I know the title sounds a little extreme but I wonder whether R is phased out by a lot of quant desks at sell side banks as well as hedge funds in favor of Python. I get the impression that with improvements in Pandas, Numpy and other Python packages functionality in Python is drastically improving in order to meaningfully mine data and model time series. I have also seen quite impressive implementations through Python to parallelize code and fan out computations to several servers/machines. I know some packages in R are capable of that too but I just sense that the current momentum favors Python.
I need to make a decision regarding architecture of a subset of my modeling framework myself and need some input what the current sentiment is by other quants.
I also have to admit that my initial reservations regarding performance via Python are mostly outdated because some of the packages make heavy use of C implementations under the hood and I have seen implementations that clearly outperform even efficiently written, compiled OOP language code.
Can you please comment on what you are using? I am not asking for opinions whether you think one is better or worse for below tasks but specifically why you use R or Python and whether you even place them in the same category to accomplish, among others, the following tasks:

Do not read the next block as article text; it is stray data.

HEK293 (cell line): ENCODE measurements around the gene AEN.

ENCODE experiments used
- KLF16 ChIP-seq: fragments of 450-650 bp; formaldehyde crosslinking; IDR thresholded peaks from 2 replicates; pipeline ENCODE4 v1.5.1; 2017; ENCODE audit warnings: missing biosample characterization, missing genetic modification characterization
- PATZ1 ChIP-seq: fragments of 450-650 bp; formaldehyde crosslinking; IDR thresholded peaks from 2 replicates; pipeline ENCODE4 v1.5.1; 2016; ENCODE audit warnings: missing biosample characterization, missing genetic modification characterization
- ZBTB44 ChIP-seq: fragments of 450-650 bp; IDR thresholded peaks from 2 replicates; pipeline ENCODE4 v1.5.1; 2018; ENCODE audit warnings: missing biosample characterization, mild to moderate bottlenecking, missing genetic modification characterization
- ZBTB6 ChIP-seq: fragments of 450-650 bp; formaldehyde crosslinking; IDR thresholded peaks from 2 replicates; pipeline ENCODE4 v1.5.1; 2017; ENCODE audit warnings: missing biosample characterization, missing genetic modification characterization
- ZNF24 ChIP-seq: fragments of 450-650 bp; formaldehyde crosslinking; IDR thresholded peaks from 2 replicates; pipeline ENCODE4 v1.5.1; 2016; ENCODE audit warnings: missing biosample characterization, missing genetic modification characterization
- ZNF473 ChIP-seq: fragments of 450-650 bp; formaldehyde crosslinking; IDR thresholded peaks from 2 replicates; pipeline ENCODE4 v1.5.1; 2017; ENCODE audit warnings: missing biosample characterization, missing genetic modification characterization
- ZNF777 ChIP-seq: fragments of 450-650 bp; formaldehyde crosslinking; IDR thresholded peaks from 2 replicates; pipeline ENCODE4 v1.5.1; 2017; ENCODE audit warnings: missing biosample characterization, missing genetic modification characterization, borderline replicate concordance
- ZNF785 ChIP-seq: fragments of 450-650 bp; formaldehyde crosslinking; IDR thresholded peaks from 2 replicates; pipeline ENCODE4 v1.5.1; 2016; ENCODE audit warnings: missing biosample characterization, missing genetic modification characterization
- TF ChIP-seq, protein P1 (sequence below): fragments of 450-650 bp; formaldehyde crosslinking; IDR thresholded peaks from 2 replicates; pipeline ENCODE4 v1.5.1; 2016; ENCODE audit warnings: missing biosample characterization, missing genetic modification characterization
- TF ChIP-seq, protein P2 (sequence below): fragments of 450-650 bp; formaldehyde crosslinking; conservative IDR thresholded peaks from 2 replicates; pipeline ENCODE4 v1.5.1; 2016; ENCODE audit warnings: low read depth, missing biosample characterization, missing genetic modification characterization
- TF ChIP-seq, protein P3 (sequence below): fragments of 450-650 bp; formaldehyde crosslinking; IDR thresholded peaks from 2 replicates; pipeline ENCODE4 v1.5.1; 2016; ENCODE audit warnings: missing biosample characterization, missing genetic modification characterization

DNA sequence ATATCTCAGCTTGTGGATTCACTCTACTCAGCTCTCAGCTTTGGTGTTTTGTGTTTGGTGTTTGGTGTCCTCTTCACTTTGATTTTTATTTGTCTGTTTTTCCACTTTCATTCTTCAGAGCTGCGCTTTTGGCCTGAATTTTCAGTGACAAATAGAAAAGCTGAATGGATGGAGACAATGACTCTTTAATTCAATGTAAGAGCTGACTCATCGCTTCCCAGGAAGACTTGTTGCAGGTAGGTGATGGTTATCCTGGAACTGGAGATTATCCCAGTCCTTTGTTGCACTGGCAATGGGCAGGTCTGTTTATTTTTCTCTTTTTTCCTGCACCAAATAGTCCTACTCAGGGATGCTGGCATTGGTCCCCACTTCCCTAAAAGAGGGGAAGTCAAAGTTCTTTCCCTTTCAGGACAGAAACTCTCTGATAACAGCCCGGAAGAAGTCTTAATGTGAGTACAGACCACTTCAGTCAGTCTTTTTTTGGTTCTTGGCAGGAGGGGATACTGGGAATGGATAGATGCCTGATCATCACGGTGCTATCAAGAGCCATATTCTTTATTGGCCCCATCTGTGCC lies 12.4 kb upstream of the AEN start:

- acquire, store, maintain, read, clean time series
- perform basic statistics on time series, advanced statistical models such as multivariate regression analyses,...
- performing mathematical computations (fourier transforms, PDE solver, PCA, ...)
- visualization of data (static and dynamic)
- pricing derivatives (application of pricing models such as interest rate models)
- interconnectivity (with Excel, servers, UI, ...)
- (Added Jan 2016): Ability to design, implement, and train deep learning networks.
EDIT I thought the following link might add more value though its slightly dated  (for some obscure reason that discussion was also closed...): https://softwareengineering.stackexchange.com/questions/181342/r-vs-python-for-data-analysis
You can also search for several posts on the r-bloggers website that address computational efficiency between R and Python packages. As was addressed in some of the answers, one aspect is data pruning, the preparation and setup of input data. Another part of the equation is the computational efficiency when actually performing statistical and mathematical computations.
Update (Jan 2016)
I wanted to provide an update to this question now that AI/Deep Learning networks are very actively pursued at banks and hedge funds. I have spent a good amount of time on delving into deep learning and performed experiments and worked with libraries such as Theano, Torch, and Caffe. What stood out from my own work and conversations with others was that a lot of those libraries are used via Python and that most of the researchers in this space do not use R in this particular field. Now, this still constitutes a small part of quant work being performed in financial services but I still wanted to point it out as it directly touches on the question I asked. I added this aspect of quant research to reflect current trends.